Watch out for Grandma’s left hook.
Dear Word Detective: My grandmother, likely born in the late 1800’s or early 1900’s, used to say, “Well, pardon my six ounce gloves.” She was a cultured Bostonian. I can make some assumptions about what that means (not lady-like dress gloves as a wardrobe faux pas). But do you know exactly what it means, where it derives from, or even anywhere the expression has been used? — Tim Jackson.
Ding ding ding! We have a winner! Congratulations, you’ve won the Weirdest Question of the Month Award. Your prize, an adorable free cat, is being dispatched to your door at this very moment; please listen for a scratching noise.
I’m going to hazard a guess that you have already searched online and discovered, as I have, that there is a rock band (they describe their genre as “Metal/Hard Rock/Power Groove”) named “Six Ounce Gloves” in Fresno, California. I think we can assume that your grandmother was not a fan. But it does indicate that the phrase “six ounce gloves” was not simply her idiosyncratic invention.
I have been unable to find an instance of the phrase “pardon my six ounce gloves” in any reference work or online archive, but if your grandmother used it routinely, it may have been a catch phrase current in the early 20th century, perhaps one only briefly popular (e.g., “No way!” “Way!”). It’s also possible, of course, that your grandmother simply invented it herself on the spur of the moment and then continued to use it.
So far, I realize, all of this is quite vague, but now the story gets very specific in a very weird way. I’m fairly certain that the “six ounce gloves” to which your grandmother referred were not sub-par dress gloves. They were boxing gloves. Boxing gloves, it turns out, come in different weights. Most boxing matches today are fought with gloves weighing between 10 and 14 ounces, although “bantamweight” fights and youth boxing matches often use lighter-weight gloves as light as six ounces. The weight of a glove is proportional to its padding, so boxing with heavier gloves, where the force of a blow is dispersed over a larger area, is usually considered safer than with lighter gloves, which deliver a more focused, sharper blow. (I suspect that the band picked “Six Ounce Gloves” as a name because of its somewhat menacing connotations of “nearly bare knuckle” fighting.)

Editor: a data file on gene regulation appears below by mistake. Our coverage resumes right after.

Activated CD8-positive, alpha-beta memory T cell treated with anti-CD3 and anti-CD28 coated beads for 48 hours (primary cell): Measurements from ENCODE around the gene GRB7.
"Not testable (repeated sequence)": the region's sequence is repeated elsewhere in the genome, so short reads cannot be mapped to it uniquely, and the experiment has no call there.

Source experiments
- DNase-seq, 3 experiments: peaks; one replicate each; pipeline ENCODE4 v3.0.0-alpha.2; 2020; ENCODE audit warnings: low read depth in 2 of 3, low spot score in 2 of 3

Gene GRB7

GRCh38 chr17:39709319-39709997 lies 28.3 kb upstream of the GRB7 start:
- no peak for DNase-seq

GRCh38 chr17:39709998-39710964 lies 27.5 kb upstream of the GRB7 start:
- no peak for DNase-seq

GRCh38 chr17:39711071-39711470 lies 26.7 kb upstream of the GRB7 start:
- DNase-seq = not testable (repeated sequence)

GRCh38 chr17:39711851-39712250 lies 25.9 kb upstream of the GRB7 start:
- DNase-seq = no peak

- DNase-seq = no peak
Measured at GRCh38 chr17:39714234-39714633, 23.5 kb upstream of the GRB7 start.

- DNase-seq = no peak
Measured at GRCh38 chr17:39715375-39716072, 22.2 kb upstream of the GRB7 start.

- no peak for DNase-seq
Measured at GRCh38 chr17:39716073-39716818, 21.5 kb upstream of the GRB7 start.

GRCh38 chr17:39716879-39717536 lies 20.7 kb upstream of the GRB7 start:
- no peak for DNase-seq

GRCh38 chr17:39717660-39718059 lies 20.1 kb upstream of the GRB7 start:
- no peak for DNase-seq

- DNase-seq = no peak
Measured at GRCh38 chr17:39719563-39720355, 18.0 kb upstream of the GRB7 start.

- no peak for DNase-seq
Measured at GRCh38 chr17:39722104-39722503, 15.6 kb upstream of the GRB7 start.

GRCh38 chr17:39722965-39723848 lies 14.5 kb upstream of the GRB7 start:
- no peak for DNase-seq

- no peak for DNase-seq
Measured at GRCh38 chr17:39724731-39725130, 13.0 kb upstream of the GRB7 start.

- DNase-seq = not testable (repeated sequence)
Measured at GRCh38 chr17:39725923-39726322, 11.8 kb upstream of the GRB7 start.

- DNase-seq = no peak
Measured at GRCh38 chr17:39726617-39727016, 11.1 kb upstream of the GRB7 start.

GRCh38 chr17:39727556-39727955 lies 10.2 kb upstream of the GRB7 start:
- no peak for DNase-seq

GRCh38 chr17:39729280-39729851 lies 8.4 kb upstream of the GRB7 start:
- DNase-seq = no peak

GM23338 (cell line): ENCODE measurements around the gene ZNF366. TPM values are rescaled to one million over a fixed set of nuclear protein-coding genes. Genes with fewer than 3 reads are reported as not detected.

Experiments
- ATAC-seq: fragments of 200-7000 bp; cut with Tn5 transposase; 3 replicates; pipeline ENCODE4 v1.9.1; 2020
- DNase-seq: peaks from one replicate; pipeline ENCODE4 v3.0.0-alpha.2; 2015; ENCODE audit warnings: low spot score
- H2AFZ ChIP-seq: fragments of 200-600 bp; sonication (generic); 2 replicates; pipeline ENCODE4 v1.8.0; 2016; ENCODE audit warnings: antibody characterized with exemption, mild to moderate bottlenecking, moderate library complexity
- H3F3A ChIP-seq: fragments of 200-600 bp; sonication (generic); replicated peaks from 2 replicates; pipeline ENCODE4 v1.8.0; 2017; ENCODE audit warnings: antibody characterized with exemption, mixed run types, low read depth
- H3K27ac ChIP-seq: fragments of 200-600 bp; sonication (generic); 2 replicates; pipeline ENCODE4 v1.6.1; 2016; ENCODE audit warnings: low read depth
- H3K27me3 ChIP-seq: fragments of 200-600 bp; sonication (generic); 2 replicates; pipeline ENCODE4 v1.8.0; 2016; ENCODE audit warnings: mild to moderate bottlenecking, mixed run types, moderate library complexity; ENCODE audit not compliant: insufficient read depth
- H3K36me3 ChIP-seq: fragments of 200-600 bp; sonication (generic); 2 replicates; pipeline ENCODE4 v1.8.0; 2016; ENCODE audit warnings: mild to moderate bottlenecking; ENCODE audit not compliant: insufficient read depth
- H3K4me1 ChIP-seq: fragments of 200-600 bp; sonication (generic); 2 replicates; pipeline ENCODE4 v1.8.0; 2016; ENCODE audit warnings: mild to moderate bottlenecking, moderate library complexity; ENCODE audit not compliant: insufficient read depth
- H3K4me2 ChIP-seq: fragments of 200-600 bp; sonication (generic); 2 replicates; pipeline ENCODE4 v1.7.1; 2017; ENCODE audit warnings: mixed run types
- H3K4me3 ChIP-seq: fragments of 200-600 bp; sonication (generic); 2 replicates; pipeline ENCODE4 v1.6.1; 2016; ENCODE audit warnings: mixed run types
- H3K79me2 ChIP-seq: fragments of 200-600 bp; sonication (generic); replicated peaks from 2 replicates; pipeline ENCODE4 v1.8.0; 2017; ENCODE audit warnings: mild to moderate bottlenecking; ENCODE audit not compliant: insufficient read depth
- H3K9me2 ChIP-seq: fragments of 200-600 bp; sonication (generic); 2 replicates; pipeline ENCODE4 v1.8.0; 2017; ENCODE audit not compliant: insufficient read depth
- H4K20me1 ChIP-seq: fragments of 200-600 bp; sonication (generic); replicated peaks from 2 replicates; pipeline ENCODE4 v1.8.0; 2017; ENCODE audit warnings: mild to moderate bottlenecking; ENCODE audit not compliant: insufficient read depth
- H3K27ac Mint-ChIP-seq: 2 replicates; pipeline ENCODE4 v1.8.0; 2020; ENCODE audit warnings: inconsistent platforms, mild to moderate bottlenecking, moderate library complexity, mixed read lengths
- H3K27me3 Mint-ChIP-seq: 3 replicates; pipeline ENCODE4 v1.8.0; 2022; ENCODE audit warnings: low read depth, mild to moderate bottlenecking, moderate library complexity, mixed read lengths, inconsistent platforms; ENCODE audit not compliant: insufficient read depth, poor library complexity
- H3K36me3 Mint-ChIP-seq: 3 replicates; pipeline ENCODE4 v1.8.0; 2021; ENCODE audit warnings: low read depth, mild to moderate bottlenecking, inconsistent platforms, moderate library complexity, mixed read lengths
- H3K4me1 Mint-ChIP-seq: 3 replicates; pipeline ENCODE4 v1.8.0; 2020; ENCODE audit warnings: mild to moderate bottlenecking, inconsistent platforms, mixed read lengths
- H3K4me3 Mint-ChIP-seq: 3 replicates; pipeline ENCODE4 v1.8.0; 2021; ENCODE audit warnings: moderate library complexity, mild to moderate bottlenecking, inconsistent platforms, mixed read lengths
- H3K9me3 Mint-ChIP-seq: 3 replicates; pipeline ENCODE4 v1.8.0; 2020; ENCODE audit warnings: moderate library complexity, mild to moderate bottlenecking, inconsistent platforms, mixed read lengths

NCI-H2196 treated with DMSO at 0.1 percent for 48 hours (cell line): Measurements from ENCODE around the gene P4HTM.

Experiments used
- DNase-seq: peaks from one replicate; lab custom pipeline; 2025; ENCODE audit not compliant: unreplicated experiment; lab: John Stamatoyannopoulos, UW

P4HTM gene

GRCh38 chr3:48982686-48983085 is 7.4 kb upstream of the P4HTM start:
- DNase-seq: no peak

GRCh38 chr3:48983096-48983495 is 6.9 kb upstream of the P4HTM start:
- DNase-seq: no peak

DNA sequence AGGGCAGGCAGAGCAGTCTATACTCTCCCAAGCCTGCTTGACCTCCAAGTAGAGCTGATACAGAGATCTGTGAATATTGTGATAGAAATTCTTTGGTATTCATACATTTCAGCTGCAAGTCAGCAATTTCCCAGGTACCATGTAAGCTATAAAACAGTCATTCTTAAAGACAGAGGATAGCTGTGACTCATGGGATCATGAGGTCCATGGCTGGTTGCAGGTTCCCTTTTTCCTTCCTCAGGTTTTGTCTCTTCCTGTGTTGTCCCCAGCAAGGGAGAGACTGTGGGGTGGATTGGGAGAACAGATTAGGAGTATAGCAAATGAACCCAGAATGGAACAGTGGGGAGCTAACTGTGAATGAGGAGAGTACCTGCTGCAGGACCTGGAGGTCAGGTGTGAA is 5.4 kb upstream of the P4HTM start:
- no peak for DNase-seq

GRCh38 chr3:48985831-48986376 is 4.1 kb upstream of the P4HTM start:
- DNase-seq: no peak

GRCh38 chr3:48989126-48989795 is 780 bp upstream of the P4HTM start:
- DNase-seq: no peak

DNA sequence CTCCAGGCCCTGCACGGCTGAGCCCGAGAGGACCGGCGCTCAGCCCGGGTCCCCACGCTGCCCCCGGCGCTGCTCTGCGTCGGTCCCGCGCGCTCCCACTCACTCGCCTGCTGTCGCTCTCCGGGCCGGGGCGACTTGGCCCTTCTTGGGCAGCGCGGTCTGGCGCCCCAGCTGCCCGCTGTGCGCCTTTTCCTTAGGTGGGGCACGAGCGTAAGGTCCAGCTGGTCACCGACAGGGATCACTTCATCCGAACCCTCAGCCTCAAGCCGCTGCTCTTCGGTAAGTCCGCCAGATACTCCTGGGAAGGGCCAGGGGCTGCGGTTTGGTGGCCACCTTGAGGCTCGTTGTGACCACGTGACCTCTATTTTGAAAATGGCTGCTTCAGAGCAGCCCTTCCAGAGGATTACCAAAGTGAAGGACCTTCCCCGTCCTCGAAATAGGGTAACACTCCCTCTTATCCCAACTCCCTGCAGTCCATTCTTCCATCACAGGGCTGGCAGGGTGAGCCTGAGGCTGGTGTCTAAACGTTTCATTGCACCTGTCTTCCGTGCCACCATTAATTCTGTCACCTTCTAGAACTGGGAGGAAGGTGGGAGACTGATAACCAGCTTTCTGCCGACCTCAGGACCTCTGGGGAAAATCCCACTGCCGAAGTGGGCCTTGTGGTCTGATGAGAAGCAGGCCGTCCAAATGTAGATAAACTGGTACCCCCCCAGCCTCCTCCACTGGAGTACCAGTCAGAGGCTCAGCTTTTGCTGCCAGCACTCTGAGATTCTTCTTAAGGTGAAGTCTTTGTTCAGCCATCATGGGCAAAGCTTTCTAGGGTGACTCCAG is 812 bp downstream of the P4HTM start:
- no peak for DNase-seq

Assuming that your grandmother was not a boxing fan, the question is, of course, why she would be using a boxing metaphor. The answer may be that during the early years of the 20th century there was apparently a fad of fashionable young women taking up recreational boxing. An article from the New York Times of September 25, 1904 was titled “And now it’s the boxing girl: Six ounce gloves the thing, and she knows all about feints, clinches and side-stepping; Woman’s latest fad and its advantages.” What follows is a “how-to” guide for young women “tired of golf and handball and basketball and tennis” who want to go a few rounds in the ring to lose weight and stay in shape. Early on, the author addresses the question of gloves: “The boxing girl uses a six-ounce glove. It is heavy enough to keep her from hurting anybody, and not so heavy as to tire out her arms before she begins.”
As a young, female and cultured Bostonian of the day, it seems pretty likely that your grandmother was at least aware of this boxing fad, and even just reading such press accounts would probably have acquainted her with the “six-ounce gloves” used in the sport. I think that in using “Pardon my six ounce gloves” as a catchphrase, your grandmother probably meant “Pardon my bluntness” while delivering a possibly impolitic statement or perhaps “Pardon my rudeness” when committing an unintentional social gaffe. If so, it was actually a charmingly self-deprecatory device.